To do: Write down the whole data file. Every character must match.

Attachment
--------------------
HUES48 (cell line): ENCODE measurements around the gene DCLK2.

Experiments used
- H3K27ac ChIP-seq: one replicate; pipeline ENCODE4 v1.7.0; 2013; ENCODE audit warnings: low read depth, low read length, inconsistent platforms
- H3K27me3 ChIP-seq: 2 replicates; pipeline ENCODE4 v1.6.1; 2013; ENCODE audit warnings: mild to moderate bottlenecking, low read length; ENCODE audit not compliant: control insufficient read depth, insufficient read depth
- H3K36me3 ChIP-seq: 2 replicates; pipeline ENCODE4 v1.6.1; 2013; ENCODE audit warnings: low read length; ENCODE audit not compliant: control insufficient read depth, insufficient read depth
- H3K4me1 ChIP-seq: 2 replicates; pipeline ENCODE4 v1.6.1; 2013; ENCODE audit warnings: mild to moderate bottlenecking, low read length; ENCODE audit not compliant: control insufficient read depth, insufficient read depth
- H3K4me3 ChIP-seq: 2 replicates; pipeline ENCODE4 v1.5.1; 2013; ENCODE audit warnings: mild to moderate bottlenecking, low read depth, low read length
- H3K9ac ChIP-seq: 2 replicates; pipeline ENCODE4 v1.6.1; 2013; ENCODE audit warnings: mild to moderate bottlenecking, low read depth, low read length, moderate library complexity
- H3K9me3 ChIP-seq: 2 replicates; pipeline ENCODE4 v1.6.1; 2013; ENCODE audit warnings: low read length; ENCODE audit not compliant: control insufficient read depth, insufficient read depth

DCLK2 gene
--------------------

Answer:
HUES48 (cell line): ENCODE measurements around the gene DCLK2.

Experiments used
- H3K27ac ChIP-seq: one replicate; pipeline ENCODE4 v1.7.0; 2013; ENCODE audit warnings: low read depth, low read length, inconsistent platforms
- H3K27me3 ChIP-seq: 2 replicates; pipeline ENCODE4 v1.6.1; 2013; ENCODE audit warnings: mild to moderate bottlenecking, low read length; ENCODE audit not compliant: control insufficient read depth, insufficient read depth
- H3K36me3 ChIP-seq: 2 replicates; pipeline ENCODE4 v1.6.1; 2013; ENCODE audit warnings: low read length; ENCODE audit not compliant: control insufficient read depth, insufficient read depth
- H3K4me1 ChIP-seq: 2 replicates; pipeline ENCODE4 v1.6.1; 2013; ENCODE audit warnings: mild to moderate bottlenecking, low read length; ENCODE audit not compliant: control insufficient read depth, insufficient read depth
- H3K4me3 ChIP-seq: 2 replicates; pipeline ENCODE4 v1.5.1; 2013; ENCODE audit warnings: mild to moderate bottlenecking, low read depth, low read length
- H3K9ac ChIP-seq: 2 replicates; pipeline ENCODE4 v1.6.1; 2013; ENCODE audit warnings: mild to moderate bottlenecking, low read depth, low read length, moderate library complexity
- H3K9me3 ChIP-seq: 2 replicates; pipeline ENCODE4 v1.6.1; 2013; ENCODE audit warnings: low read length; ENCODE audit not compliant: control insufficient read depth, insufficient read depth

DCLK2 gene